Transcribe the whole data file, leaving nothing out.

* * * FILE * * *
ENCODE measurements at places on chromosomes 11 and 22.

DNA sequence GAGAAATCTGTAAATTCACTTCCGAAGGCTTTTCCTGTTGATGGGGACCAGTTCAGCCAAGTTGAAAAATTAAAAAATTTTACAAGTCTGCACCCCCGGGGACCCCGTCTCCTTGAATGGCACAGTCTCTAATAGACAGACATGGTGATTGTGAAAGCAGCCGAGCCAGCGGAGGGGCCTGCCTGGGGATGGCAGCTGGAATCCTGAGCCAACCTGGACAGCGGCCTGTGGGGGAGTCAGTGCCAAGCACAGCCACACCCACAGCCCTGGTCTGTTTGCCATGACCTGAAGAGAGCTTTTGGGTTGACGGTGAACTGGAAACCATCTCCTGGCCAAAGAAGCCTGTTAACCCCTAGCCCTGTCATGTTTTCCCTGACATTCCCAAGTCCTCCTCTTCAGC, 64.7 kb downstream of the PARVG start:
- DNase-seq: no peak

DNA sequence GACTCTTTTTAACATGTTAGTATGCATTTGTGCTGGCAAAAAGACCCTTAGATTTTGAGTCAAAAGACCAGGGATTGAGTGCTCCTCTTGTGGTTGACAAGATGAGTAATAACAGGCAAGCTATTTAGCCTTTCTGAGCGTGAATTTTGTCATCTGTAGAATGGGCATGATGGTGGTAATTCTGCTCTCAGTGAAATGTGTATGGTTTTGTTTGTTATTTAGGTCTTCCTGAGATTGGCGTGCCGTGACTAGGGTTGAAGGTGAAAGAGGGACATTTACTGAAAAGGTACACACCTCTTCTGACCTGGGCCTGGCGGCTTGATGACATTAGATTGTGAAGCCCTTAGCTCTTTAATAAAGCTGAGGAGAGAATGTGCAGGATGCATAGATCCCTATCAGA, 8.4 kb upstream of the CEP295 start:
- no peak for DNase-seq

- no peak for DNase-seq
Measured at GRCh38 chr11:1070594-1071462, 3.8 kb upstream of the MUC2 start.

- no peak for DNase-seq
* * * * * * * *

ENCODE measurements at places on chromosomes 11 and 22.

DNA sequence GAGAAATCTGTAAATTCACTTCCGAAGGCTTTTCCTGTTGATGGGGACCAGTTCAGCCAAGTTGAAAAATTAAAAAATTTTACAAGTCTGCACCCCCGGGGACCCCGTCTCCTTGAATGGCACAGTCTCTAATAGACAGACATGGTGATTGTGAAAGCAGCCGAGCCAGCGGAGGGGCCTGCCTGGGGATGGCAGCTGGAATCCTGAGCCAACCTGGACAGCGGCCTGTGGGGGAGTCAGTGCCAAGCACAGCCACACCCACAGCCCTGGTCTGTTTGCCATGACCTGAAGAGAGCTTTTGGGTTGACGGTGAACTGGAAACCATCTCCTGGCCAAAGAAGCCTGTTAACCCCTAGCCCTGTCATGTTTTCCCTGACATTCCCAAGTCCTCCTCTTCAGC, 64.7 kb downstream of the PARVG start:
- DNase-seq: no peak

DNA sequence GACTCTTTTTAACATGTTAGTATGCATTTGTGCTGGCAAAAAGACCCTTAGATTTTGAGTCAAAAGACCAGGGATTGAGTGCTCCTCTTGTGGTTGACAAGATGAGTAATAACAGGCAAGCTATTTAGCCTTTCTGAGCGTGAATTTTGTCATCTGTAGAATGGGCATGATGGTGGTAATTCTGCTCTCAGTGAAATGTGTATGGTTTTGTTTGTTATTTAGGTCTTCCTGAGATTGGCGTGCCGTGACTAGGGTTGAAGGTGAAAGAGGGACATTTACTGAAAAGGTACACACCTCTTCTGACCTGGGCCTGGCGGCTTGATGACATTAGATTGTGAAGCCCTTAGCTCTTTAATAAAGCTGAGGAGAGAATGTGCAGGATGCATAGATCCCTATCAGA, 8.4 kb upstream of the CEP295 start:
- no peak for DNase-seq

- no peak for DNase-seq
Measured at GRCh38 chr11:1070594-1071462, 3.8 kb upstream of the MUC2 start.

- no peak for DNase-seq